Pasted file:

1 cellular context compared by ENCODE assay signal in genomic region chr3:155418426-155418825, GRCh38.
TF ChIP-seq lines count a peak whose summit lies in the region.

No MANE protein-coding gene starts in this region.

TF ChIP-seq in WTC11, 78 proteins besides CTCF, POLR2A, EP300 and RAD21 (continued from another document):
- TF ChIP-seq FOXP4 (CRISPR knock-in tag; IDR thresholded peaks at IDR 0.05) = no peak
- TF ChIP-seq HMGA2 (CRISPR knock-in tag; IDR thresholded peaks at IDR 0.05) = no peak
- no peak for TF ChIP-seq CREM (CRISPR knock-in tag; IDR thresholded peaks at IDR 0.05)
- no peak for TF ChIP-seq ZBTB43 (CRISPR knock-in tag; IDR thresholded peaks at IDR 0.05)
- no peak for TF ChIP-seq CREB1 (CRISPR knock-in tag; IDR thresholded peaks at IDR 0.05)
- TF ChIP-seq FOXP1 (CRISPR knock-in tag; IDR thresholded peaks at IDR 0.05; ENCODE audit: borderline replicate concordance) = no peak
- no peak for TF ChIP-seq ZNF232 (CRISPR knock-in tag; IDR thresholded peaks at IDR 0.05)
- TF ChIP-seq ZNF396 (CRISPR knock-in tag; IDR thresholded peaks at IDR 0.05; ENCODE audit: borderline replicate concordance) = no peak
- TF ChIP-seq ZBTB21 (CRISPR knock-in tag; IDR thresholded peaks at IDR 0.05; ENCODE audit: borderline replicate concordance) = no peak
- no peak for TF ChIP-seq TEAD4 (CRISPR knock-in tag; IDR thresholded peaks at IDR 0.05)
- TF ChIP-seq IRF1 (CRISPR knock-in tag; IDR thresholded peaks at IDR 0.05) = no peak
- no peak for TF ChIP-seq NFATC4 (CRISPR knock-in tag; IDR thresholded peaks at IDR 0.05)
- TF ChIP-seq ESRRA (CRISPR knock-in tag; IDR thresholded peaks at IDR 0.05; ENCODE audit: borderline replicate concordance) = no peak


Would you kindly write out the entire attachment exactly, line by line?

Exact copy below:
1 cellular context compared by ENCODE assay signal in genomic region chr3:155418426-155418825, GRCh38.
TF ChIP-seq lines count a peak whose summit lies in the region.

No MANE protein-coding gene starts in this region.

TF ChIP-seq in WTC11, 78 proteins besides CTCF, POLR2A, EP300 and RAD21 (continued from another document):
- TF ChIP-seq FOXP4 (CRISPR knock-in tag; IDR thresholded peaks at IDR 0.05) = no peak
- TF ChIP-seq HMGA2 (CRISPR knock-in tag; IDR thresholded peaks at IDR 0.05) = no peak
- no peak for TF ChIP-seq CREM (CRISPR knock-in tag; IDR thresholded peaks at IDR 0.05)
- no peak for TF ChIP-seq ZBTB43 (CRISPR knock-in tag; IDR thresholded peaks at IDR 0.05)
- no peak for TF ChIP-seq CREB1 (CRISPR knock-in tag; IDR thresholded peaks at IDR 0.05)
- TF ChIP-seq FOXP1 (CRISPR knock-in tag; IDR thresholded peaks at IDR 0.05; ENCODE audit: borderline replicate concordance) = no peak
- no peak for TF ChIP-seq ZNF232 (CRISPR knock-in tag; IDR thresholded peaks at IDR 0.05)
- TF ChIP-seq ZNF396 (CRISPR knock-in tag; IDR thresholded peaks at IDR 0.05; ENCODE audit: borderline replicate concordance) = no peak
- TF ChIP-seq ZBTB21 (CRISPR knock-in tag; IDR thresholded peaks at IDR 0.05; ENCODE audit: borderline replicate concordance) = no peak
- no peak for TF ChIP-seq TEAD4 (CRISPR knock-in tag; IDR thresholded peaks at IDR 0.05)
- TF ChIP-seq IRF1 (CRISPR knock-in tag; IDR thresholded peaks at IDR 0.05) = no peak
- no peak for TF ChIP-seq NFATC4 (CRISPR knock-in tag; IDR thresholded peaks at IDR 0.05)
- TF ChIP-seq ESRRA (CRISPR knock-in tag; IDR thresholded peaks at IDR 0.05; ENCODE audit: borderline replicate concordance) = no peak